Australian Federation Against Copyright Theft’s executive director, Adrianne Pecotic, says that ISPs refuse to create a voluntary code to deal with copyright infringement on their networks, and that unless the govt follows the lead of countries like the UK and France where the govt forced one upon them, the country’s digital economy is at risk.
Adrianne Pecotic, the executive director of the Australian Federation Against Copyright Theft, is asking the Australian govt to force ISPs to deal with copyright infringement on their networks, especially in light of its court loss to iiNet, where a judge ruled the ISP was not liable for customers using BitTorrent to illegally share copyrighted material on its network.
“I find the mere provision of access to the Internet is not the means of infringement,” said the judge in his ruling. “iiNet has no control over the BitTorrent system and is not responsible for the operation of the BitTorrent system,” he added.
The govt urged AFACT and ISPs to voluntarily devise a code of conduct for dealing with copyright infringement, but according to the Australian IT, AFACT complains that ISPs are “refusing to negotiate,” a charge which iiNet strongly denies.
“The internet industry and copyright holders had been in detailed discussions for a number of years, before AFACT and its Executive Director, Ms Pecotic, called off negotiations in August 2007 to commence their unsuccessful legal proceedings against iiNet in the Federal Court,” it says in a statement.”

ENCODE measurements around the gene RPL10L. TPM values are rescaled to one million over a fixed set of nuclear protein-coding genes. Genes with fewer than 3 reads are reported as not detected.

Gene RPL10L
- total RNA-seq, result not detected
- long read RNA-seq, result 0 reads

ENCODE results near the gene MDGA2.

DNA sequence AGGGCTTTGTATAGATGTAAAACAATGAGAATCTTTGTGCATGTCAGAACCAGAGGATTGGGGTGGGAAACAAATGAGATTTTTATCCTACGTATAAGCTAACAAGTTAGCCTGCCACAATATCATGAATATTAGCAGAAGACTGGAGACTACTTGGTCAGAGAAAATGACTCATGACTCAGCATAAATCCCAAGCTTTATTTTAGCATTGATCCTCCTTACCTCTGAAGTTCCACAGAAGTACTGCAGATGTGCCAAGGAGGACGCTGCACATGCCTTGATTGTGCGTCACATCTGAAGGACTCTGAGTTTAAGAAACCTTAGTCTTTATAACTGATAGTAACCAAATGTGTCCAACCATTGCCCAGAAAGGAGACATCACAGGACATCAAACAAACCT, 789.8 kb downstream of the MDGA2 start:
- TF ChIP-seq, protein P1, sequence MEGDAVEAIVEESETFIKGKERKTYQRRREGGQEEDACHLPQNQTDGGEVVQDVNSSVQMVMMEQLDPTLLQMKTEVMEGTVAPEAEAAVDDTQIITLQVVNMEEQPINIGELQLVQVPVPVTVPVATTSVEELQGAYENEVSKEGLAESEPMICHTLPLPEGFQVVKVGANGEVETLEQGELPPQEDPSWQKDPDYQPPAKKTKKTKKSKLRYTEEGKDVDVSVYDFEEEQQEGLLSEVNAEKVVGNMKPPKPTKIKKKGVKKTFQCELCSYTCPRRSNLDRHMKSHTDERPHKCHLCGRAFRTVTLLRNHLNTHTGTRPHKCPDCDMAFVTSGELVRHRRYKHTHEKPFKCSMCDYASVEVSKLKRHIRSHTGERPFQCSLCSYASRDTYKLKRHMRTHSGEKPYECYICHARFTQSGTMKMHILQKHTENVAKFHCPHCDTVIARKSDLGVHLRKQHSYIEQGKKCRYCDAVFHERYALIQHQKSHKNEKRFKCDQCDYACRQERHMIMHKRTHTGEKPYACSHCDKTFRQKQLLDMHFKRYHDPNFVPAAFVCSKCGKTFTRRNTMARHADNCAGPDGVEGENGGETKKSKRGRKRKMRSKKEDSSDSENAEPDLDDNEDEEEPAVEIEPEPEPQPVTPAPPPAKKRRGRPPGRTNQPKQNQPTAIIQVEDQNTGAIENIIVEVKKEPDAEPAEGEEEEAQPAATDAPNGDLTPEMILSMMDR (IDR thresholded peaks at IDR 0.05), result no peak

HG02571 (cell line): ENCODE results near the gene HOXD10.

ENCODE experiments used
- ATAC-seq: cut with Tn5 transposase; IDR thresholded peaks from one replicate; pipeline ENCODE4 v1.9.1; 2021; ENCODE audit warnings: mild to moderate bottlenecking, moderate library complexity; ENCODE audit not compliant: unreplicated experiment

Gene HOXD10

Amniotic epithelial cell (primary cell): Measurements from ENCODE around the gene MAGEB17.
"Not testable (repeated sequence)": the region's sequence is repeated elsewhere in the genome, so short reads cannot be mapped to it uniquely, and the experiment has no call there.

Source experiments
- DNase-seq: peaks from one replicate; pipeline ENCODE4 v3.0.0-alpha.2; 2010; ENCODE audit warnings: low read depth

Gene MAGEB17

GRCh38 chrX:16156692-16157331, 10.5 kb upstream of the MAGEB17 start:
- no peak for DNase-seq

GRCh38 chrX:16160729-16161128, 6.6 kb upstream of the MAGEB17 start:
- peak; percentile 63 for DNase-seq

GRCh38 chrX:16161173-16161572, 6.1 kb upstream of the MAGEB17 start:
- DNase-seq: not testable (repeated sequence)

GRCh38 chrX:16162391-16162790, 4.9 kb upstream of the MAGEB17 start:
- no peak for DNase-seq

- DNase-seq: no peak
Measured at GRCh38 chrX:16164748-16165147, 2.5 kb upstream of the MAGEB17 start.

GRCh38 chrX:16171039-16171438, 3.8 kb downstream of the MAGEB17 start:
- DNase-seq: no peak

Clearly, AFACT are not part of the solution, instead appear only to hinder the process of developing mutually beneficial business relationships. Prior to the Federal Court hearing, iiNet again sought to negotiate with AFACT on these matters, but they refused.”
AFACT may insist that iiNet is to blame, but something tells me copyright holders are at fault here. Why? Because they’ve watched from the sidelines as their counterparts in countries like South Korea, France, the UK, and New Zealand successfully guide through legislation forcing ISPs to deal with copyright infringement, often at a greater degree than any voluntary code could ever hope to reproduce.
In South Korea, France, and the UK the govt requires, or will require in the case of the UK, ISPs to disconnect users who fail to heed a third warning for copyright infringement ala “three-strikes,” and AFACT longs for a similar system to be instituted in Australia as well.
“AFACT believes that Australia should not be left behind the rest of the world and that our legal framework must address the growing issue of online copyright theft,” added Pecotic. “The current state of the law as a result of the iiNet decision is a threat to our digital economy.”
So there it is. AFACT doesn’t seem interested in creating a voluntary code with ISPs because it knows it will never come close to delivering the kind of crackdown on copyright infringement that it wants to see take place.
AFACT’s appeal of the iiNet decision kicks off today when a timetable will be set for the trial in Federal Court.